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Vol. 27, No.34 Week of August 21, 2022
Providing coverage of Alaska and northern Canada's oil and gas industry

ANS fetches premium

North Slope spread over Brent hits $6-plus as US draws down reserves

Steve Sutherlin

Petroleum News

Oil prices edged higher Aug. 17 as plummeting U.S. reserves offset China demand worries that had carried prices lower in the preceding three sessions.

ANS rose 98 cents on the day to close at $99.72, as West Texas Intermediate jumped $1.58 to close at $88.11 and Brent rose $1.31 to close at $93.65.

ANS sold at a whopping $6.07 premium to Brent, reflecting its importance to busy West Coast refiners in the absence of Russian crude, which is banned in the United States.

U.S. commercial crude oil inventories for the week ending Aug. 12 - excluding the Strategic Petroleum Reserve - plunged by 7.1 million barrels from the previous week, according to U.S. Energy Information Administration data released Aug. 17. At 425.0 million barrels, U.S. inventories stood 6% below the five-year average for the time of year. Analysts had expected a decline of 1.7 million barrels, according to a poll conducted by S&P Global Commodity Insights.

The SPR fell by 3.4 million barrels over the week, to 461.2 million barrels.

Total motor gasoline inventories decreased as well - by 4.6 million barrels - and are 8% below the five-year average for the time of year, the EIA said.

ANS fell $2.07 Aug. 16 to close at $98.74, while WTI slid $2.88 to close at $86.53, and Brent slid $2.76 to close at $92.34.

ANS dropped $2.93 Aug. 15 to close at $100.81, as WTI dropped $2.68 to close at $89.41 and Brent plunged $3.05 to close at $95.10.

On Aug. 12 ANS fell $1.62 to close at $103.74, WTI fell $2.25 to close at $92.09, and Brent fell $1.45 to close at $98.15.

Price rose Aug. 11. ANS was up $2.26 to close at $105.36, WTI was up $2.41 to close at $94.34 and Brent lifted $2.20 to close at $99.60.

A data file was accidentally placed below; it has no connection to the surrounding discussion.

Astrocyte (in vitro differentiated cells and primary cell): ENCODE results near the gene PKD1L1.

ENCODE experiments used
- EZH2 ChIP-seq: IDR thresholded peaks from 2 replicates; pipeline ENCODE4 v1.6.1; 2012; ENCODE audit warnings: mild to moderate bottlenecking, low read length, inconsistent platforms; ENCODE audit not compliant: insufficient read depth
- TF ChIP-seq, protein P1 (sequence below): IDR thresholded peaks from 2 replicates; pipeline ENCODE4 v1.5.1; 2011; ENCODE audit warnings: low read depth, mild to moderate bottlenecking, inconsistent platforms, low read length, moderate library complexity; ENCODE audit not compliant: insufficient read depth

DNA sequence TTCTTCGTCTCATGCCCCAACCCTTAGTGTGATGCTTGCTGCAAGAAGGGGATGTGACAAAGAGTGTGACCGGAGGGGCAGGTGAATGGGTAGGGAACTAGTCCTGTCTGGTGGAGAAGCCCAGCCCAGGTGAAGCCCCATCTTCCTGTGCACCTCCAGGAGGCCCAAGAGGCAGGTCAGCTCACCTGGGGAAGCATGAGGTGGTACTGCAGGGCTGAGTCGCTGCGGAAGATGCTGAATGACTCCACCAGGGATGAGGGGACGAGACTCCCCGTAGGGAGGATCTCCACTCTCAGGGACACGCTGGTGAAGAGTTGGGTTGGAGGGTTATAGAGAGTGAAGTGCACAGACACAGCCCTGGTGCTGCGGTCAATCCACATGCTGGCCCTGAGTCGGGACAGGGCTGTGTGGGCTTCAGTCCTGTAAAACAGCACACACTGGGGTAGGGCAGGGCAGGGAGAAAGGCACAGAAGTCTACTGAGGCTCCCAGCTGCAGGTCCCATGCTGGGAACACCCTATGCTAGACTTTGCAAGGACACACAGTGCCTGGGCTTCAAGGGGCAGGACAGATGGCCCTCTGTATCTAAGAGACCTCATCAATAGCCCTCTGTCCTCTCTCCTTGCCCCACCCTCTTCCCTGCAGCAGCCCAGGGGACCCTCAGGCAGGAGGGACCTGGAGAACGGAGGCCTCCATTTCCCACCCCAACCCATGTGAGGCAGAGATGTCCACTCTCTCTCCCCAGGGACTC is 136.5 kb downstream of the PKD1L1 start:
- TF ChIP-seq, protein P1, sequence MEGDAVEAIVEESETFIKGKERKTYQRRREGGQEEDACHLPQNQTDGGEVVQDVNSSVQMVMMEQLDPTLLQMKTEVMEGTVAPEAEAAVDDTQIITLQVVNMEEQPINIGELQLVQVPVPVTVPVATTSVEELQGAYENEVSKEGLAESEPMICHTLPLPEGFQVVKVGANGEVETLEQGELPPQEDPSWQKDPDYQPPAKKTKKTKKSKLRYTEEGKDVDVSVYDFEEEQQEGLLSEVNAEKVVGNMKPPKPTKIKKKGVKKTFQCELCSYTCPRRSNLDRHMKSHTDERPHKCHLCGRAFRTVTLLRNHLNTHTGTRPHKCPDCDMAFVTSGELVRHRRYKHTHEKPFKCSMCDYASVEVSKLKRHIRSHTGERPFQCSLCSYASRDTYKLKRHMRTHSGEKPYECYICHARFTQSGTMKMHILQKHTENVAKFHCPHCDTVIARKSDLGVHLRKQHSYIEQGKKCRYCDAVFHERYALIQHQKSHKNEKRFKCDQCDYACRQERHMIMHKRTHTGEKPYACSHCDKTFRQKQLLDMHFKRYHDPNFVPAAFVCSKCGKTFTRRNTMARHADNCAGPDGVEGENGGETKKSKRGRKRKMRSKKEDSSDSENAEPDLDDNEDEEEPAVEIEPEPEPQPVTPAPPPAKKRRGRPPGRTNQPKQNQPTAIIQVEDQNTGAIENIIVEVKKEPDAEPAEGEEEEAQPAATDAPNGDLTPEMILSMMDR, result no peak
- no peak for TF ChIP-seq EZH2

From Wednesday to Wednesday, ANS fell; its Aug. 17 close of $99.72 was $3.38 below its close of $$103.10 on Aug. 10.

Banner year for high-impact wells

On a positive note for global hydrocarbon supply, discovered volumes in 2022 from high-impact wells have exceeded 1.7 billion barrels of oil equivalent - four times the tally in 2021 - with more than four months to go in the year, Rystad Energy said in an Aug. 17 release.

“These critical wells have found hydrocarbons 47% of the time so far this year, up from a measly 28% for 2021,” Rystad said.

A total of 33 high-impact wells are planned for 2022, the largest annual number since Rystad started tracking the sector in 2015, it said. In 2021, 29 high-impact wells yielded only 450 million boe due to the low success rate.

Rystad said it classifies high-impact wells via a combination of factors, including the size of the prospect, potential to unlock new hydrocarbon resources in frontier areas or emerging basins, and significance to the operator.

Discovered liquids accounted for 1.2 billion boe - some 70% of volumes this year, while gas discoveries were 550 million boe, Rystad said, adding that in previous years, gas discoveries vastly outnumbered liquids volumes.

The reversal in 2022 is mainly due to two significant oil offshore discoveries in Namibia - TotalEnergies’ Venus and Shell’s Graff, the consultancy said.

“Last year was disappointing for discovering gas and liquid volumes from high-impact wells, but 2022 is on track to make up for that slump,” said Taiyab Zain Shariff, Rystad senior analyst. “If the success rate seen in the first half of 2022 holds for the full year, we could be in for one of the most productive annual volumes total on record.”

Global majors have drilled eight high-impact wells, with four commercial discoveries, including the Namibia discoveries, ExxonMobil’s Fangtooth oil find in Guyana and Eni’s XG-002 gas discovery in the UAE.

“More than 45% of wells completed so far in 2022 are in South America and Africa, followed by Australia and Europe with 16% each of completed wells,” Rystad said, adding that Australia had three wells, while Guyana and Namibia had two wells each.

Of 19 high-impact wells completed this year, one is awaiting results, 47% struck a commercial discovery, and the rest were either dry or uncommercial, Rystad said. One find was a pure oil discovery, while the rest were either gas or liquids with associated gas.

Rystad expects 14 high-impact wells to be completed or spudded for the rest of the year, six of them by majors.

Eni operates two high-impact wells currently being drilled, the Cronos-1 well off Cyprus at a water depth of 2,350 meters targeting a Cretaceous play, and the Dan Tranh-1X well off Indonesia targeting a newly identified Miocene play in the Song Hong Basin, Rystad said. The other two in-progress wells are the play-opening Rencong well operated by Repsol in the Andaman-III block off Indonesia, and Shell’s Jaca-1 well in Block 6 in the frontier Rio Muni basin of Sao Tome & Principe.

“The rest of the wells planned for this year are distributed throughout Africa and the Americas, with some exciting wildcats to watch in Southeast Asia as well,” Rystad said.

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